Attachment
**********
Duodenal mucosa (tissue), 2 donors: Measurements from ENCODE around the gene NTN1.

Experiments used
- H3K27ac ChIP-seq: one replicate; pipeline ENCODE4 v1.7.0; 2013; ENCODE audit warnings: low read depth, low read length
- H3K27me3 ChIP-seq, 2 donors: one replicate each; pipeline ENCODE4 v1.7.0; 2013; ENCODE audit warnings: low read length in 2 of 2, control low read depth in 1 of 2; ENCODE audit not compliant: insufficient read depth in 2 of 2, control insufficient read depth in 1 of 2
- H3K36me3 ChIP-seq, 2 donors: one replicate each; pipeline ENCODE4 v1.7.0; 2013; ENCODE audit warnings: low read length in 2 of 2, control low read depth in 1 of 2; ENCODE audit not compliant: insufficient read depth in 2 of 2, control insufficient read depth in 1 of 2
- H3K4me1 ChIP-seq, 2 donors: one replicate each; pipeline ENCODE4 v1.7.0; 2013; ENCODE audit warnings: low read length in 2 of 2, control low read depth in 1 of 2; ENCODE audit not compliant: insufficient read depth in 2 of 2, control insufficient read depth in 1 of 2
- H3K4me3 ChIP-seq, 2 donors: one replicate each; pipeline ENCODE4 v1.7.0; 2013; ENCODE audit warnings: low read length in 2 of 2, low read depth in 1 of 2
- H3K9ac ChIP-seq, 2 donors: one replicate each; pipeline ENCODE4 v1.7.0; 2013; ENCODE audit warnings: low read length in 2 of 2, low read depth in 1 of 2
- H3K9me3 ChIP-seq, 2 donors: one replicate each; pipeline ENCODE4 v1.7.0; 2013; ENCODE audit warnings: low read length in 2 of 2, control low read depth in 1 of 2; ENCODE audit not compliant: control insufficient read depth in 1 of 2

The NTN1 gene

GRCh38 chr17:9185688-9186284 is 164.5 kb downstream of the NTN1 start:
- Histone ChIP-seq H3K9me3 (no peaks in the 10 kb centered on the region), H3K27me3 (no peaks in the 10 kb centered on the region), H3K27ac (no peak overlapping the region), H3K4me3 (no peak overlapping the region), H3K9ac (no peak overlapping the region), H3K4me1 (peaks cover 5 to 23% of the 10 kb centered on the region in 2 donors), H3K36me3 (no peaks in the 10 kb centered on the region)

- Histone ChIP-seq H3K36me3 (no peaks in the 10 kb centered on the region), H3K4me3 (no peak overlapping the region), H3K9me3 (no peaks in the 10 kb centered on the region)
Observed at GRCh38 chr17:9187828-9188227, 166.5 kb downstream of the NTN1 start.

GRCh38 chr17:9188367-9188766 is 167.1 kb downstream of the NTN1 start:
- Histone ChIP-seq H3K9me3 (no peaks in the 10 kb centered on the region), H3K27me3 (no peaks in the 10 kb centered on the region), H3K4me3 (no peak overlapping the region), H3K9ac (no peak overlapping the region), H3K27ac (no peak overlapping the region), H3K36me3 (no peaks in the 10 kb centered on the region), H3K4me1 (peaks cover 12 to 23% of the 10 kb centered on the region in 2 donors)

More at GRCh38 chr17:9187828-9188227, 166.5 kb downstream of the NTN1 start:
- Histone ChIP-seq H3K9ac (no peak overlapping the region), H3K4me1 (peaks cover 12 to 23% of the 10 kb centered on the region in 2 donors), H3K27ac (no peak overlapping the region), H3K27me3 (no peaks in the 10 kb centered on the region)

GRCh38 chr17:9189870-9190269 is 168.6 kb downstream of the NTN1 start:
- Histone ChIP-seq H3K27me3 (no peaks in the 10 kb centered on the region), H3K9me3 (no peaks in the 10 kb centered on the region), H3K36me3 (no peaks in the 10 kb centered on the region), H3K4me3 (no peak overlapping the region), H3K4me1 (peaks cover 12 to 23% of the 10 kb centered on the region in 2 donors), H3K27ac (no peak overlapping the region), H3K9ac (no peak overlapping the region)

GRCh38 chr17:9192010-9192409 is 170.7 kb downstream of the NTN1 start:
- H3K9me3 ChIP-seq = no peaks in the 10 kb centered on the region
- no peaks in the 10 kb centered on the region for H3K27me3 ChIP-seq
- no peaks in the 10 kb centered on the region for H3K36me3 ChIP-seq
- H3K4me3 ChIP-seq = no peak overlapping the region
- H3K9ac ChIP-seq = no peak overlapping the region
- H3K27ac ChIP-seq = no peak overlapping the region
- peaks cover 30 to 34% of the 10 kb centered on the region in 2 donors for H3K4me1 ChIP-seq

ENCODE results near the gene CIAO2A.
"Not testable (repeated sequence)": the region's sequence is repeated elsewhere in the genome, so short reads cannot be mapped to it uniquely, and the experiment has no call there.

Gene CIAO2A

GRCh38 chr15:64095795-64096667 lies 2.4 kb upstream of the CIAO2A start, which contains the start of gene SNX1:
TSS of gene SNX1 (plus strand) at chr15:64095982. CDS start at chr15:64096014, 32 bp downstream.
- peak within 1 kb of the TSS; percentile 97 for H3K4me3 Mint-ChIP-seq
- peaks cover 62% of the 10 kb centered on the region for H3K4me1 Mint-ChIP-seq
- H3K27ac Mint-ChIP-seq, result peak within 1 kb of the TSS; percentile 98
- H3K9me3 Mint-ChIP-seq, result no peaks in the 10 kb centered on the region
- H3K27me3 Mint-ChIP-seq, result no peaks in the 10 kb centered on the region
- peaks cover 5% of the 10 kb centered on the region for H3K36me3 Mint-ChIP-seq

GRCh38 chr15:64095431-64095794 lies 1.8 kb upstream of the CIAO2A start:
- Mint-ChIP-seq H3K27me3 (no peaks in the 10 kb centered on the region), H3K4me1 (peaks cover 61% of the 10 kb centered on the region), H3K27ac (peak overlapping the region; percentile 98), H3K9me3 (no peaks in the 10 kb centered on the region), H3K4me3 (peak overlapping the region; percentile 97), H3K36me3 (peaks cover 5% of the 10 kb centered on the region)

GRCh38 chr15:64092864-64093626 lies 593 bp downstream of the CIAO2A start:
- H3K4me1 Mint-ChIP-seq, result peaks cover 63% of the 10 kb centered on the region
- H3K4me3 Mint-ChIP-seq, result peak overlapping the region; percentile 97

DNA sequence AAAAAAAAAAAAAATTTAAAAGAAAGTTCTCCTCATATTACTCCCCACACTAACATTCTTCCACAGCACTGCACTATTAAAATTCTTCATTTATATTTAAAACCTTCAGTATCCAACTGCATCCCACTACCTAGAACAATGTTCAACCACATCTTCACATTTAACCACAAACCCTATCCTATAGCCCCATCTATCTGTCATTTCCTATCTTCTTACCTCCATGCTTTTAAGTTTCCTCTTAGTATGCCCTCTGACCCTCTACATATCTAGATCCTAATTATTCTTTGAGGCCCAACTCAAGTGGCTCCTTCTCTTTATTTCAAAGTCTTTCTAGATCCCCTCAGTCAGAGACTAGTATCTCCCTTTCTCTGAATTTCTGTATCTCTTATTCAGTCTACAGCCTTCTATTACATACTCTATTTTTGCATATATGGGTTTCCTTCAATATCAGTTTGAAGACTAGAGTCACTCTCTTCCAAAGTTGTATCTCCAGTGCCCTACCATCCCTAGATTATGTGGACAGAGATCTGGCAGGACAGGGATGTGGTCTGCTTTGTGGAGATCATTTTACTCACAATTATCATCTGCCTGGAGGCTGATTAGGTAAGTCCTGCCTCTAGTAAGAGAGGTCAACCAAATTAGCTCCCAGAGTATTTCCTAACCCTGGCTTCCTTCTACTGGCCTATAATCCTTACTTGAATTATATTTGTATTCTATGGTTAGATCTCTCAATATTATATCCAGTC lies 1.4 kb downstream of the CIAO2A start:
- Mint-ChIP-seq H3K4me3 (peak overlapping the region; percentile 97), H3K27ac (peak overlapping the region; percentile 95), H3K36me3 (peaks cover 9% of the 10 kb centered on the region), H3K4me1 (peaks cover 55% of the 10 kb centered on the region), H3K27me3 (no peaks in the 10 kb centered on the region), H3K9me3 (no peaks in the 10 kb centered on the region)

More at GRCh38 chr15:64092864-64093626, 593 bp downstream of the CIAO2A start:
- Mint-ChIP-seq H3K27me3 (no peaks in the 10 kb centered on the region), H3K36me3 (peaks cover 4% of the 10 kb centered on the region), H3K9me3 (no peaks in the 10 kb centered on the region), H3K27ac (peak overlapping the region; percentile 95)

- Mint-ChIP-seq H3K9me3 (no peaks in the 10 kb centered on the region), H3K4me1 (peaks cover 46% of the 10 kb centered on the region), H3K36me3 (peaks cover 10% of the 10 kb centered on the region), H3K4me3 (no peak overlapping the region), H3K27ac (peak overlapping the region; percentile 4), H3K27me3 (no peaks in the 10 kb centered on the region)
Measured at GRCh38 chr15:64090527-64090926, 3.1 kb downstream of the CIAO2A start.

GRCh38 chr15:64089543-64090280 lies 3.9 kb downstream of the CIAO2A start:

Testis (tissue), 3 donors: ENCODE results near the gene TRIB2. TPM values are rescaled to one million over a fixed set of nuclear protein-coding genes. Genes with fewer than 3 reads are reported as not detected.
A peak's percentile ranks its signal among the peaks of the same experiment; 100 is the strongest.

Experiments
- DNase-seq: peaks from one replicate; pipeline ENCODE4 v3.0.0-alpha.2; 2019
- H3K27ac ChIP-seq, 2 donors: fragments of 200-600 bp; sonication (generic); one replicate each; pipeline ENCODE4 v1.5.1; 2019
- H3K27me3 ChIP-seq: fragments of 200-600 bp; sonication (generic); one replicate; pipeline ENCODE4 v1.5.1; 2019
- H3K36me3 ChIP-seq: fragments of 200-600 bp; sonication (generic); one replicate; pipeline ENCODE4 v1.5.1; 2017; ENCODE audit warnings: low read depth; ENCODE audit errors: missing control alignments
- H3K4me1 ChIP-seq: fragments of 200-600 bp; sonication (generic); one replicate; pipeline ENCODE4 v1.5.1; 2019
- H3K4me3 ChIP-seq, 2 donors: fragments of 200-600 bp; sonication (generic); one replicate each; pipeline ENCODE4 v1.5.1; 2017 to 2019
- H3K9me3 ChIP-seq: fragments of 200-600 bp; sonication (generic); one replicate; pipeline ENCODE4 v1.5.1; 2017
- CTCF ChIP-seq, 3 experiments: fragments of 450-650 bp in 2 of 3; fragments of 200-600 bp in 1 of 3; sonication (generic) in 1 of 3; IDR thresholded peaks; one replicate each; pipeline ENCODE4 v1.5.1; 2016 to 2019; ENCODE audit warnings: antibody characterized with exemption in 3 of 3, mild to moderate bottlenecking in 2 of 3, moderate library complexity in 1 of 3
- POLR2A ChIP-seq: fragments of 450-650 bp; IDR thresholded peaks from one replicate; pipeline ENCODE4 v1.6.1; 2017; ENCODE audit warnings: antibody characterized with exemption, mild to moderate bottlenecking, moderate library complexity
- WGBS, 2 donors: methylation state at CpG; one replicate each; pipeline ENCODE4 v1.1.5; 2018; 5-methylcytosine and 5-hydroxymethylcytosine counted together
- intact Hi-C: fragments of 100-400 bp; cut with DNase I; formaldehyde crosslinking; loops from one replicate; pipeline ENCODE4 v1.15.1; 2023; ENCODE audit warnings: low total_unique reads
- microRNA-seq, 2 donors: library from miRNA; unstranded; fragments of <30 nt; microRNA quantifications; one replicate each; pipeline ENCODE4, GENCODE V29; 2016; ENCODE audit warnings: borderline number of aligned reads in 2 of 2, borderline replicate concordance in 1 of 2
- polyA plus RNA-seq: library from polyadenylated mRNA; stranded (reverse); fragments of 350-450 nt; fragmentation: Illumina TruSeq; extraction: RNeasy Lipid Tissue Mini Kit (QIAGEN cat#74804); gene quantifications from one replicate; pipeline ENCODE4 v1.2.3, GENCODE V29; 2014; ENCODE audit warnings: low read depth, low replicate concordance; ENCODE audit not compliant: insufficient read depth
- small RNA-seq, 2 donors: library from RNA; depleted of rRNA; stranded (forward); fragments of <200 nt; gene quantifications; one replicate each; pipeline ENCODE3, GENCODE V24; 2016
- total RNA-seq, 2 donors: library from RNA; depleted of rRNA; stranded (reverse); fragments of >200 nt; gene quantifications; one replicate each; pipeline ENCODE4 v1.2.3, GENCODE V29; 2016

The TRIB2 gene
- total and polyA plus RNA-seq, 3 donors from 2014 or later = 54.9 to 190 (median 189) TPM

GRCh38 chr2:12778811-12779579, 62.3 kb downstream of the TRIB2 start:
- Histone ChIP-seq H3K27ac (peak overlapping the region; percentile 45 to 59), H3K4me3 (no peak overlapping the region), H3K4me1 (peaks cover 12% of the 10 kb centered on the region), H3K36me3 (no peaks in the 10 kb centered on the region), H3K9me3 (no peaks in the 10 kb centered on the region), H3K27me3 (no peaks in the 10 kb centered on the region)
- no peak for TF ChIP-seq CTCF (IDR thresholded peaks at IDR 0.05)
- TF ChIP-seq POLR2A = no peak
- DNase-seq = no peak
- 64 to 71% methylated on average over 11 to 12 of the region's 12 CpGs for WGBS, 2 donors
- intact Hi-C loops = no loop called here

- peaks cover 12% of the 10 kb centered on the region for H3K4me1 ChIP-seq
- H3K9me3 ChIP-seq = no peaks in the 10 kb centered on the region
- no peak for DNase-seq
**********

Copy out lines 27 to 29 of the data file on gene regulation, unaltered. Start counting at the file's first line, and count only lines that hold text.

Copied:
- H3K27ac ChIP-seq = no peak overlapping the region
- peaks cover 30 to 34% of the 10 kb centered on the region in 2 donors for H3K4me1 ChIP-seq

ENCODE results near the gene CIAO2A.